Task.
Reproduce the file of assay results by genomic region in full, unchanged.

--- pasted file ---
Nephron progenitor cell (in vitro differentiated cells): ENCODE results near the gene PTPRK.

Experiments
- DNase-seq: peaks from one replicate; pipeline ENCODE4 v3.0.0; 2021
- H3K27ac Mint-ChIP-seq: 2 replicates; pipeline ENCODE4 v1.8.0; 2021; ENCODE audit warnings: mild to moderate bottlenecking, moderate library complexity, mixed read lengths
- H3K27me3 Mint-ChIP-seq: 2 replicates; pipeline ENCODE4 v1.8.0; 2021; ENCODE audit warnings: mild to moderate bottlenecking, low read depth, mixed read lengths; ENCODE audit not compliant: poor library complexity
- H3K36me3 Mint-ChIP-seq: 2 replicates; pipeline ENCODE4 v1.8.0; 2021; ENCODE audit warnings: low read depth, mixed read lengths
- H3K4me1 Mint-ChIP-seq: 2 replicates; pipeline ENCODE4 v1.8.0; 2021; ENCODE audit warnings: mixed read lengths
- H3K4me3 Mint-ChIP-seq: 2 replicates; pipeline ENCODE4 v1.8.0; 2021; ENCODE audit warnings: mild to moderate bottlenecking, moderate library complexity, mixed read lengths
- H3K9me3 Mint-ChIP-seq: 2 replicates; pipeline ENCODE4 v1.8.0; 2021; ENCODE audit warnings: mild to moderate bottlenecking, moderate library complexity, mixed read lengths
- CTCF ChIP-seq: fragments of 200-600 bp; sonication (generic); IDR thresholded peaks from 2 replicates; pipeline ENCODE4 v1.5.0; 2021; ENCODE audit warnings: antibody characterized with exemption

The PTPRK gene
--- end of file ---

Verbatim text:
Nephron progenitor cell (in vitro differentiated cells): ENCODE results near the gene PTPRK.

Experiments
- DNase-seq: peaks from one replicate; pipeline ENCODE4 v3.0.0; 2021
- H3K27ac Mint-ChIP-seq: 2 replicates; pipeline ENCODE4 v1.8.0; 2021; ENCODE audit warnings: mild to moderate bottlenecking, moderate library complexity, mixed read lengths
- H3K27me3 Mint-ChIP-seq: 2 replicates; pipeline ENCODE4 v1.8.0; 2021; ENCODE audit warnings: mild to moderate bottlenecking, low read depth, mixed read lengths; ENCODE audit not compliant: poor library complexity
- H3K36me3 Mint-ChIP-seq: 2 replicates; pipeline ENCODE4 v1.8.0; 2021; ENCODE audit warnings: low read depth, mixed read lengths
- H3K4me1 Mint-ChIP-seq: 2 replicates; pipeline ENCODE4 v1.8.0; 2021; ENCODE audit warnings: mixed read lengths
- H3K4me3 Mint-ChIP-seq: 2 replicates; pipeline ENCODE4 v1.8.0; 2021; ENCODE audit warnings: mild to moderate bottlenecking, moderate library complexity, mixed read lengths
- H3K9me3 Mint-ChIP-seq: 2 replicates; pipeline ENCODE4 v1.8.0; 2021; ENCODE audit warnings: mild to moderate bottlenecking, moderate library complexity, mixed read lengths
- CTCF ChIP-seq: fragments of 200-600 bp; sonication (generic); IDR thresholded peaks from 2 replicates; pipeline ENCODE4 v1.5.0; 2021; ENCODE audit warnings: antibody characterized with exemption

The PTPRK gene